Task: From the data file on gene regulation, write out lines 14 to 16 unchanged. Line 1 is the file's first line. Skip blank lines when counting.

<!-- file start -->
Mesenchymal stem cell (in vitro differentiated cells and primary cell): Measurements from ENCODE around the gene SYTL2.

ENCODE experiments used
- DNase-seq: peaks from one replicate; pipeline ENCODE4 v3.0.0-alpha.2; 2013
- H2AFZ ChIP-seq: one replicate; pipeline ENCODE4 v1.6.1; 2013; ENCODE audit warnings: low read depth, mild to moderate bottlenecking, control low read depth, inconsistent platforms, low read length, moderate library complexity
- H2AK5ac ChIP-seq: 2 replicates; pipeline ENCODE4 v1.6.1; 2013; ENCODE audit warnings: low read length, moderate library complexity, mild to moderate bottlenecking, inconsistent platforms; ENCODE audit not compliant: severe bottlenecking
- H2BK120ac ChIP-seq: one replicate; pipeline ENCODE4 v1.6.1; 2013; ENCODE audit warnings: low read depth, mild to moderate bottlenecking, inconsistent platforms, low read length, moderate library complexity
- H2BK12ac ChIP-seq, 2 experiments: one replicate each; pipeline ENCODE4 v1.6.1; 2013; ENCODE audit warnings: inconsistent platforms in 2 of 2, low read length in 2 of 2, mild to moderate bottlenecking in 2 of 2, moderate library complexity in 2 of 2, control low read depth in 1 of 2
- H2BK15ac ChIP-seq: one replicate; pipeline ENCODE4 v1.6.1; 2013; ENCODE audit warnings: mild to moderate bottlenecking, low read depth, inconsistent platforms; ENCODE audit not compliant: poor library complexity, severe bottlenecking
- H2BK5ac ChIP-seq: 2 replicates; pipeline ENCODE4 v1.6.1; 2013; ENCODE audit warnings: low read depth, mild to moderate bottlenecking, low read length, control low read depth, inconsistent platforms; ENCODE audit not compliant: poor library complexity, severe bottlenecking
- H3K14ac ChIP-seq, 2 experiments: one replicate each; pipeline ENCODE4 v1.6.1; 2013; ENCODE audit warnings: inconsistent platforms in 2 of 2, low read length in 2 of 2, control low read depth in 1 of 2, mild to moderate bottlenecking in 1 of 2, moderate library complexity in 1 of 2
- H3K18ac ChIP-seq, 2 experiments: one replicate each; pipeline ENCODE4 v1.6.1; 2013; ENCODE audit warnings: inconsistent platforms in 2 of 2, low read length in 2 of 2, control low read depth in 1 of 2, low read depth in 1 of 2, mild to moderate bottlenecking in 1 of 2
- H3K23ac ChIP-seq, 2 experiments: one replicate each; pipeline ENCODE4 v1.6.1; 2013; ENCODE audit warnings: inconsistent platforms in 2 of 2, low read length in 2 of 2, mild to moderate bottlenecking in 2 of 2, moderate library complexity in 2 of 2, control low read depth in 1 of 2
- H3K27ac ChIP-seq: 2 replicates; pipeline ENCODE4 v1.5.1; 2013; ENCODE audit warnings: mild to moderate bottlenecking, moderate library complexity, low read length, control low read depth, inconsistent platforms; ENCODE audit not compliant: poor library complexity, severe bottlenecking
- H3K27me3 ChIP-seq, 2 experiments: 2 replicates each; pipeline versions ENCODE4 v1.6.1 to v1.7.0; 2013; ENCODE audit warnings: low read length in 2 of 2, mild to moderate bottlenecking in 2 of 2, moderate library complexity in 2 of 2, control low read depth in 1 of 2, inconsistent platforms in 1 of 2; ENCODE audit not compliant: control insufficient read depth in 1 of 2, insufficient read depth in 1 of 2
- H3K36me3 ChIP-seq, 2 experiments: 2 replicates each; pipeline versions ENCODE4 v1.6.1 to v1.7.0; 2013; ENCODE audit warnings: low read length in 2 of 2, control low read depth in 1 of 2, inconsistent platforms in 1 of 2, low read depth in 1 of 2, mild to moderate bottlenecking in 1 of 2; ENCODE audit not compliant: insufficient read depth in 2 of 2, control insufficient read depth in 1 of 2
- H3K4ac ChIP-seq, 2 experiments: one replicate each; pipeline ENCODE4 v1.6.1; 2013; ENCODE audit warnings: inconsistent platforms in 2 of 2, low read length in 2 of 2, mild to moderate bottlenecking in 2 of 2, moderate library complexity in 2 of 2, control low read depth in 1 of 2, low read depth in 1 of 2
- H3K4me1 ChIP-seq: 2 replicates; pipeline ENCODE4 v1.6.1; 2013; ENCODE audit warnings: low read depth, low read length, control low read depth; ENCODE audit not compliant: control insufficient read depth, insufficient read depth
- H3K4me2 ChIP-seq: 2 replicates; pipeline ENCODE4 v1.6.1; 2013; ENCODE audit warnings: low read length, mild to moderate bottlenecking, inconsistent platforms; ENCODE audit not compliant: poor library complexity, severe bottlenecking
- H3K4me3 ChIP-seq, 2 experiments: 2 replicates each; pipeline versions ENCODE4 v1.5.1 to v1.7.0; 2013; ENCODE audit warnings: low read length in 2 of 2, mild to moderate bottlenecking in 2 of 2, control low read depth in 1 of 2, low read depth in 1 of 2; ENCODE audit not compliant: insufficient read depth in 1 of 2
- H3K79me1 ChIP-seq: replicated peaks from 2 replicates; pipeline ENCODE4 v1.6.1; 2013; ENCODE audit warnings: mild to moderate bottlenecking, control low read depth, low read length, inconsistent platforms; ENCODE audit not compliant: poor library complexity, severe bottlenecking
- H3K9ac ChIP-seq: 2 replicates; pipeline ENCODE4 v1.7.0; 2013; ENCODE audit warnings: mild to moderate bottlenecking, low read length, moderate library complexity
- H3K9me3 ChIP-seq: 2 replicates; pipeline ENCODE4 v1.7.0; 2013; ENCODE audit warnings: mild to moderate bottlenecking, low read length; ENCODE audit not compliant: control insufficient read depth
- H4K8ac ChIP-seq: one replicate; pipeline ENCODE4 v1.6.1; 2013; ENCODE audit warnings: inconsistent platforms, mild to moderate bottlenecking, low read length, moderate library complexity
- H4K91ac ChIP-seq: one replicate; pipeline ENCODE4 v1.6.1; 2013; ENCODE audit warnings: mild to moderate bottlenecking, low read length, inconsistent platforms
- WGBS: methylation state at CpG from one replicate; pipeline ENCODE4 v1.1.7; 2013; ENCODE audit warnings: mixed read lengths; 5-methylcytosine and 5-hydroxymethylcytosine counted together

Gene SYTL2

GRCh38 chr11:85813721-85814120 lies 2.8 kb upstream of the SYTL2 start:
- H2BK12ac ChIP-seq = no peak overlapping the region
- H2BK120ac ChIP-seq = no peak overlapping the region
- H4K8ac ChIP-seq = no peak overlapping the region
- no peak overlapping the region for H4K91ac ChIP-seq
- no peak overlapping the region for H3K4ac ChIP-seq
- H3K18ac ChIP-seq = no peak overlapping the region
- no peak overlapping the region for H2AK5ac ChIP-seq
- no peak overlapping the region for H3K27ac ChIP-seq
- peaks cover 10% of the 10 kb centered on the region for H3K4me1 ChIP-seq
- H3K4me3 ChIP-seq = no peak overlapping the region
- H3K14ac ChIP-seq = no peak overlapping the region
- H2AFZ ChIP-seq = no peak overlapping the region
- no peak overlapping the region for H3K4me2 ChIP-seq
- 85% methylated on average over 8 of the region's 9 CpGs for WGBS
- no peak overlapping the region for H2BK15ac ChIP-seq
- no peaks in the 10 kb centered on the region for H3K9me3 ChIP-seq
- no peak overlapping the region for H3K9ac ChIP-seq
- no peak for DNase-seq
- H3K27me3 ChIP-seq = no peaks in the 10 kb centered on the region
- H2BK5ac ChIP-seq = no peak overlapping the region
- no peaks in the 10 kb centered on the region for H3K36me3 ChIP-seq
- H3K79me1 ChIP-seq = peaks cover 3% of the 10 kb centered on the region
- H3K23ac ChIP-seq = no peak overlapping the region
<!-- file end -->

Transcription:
- H3K27me3 ChIP-seq, 2 experiments: 2 replicates each; pipeline versions ENCODE4 v1.6.1 to v1.7.0; 2013; ENCODE audit warnings: low read length in 2 of 2, mild to moderate bottlenecking in 2 of 2, moderate library complexity in 2 of 2, control low read depth in 1 of 2, inconsistent platforms in 1 of 2; ENCODE audit not compliant: control insufficient read depth in 1 of 2, insufficient read depth in 1 of 2
- H3K36me3 ChIP-seq, 2 experiments: 2 replicates each; pipeline versions ENCODE4 v1.6.1 to v1.7.0; 2013; ENCODE audit warnings: low read length in 2 of 2, control low read depth in 1 of 2, inconsistent platforms in 1 of 2, low read depth in 1 of 2, mild to moderate bottlenecking in 1 of 2; ENCODE audit not compliant: insufficient read depth in 2 of 2, control insufficient read depth in 1 of 2
- H3K4ac ChIP-seq, 2 experiments: one replicate each; pipeline ENCODE4 v1.6.1; 2013; ENCODE audit warnings: inconsistent platforms in 2 of 2, low read length in 2 of 2, mild to moderate bottlenecking in 2 of 2, moderate library complexity in 2 of 2, control low read depth in 1 of 2, low read depth in 1 of 2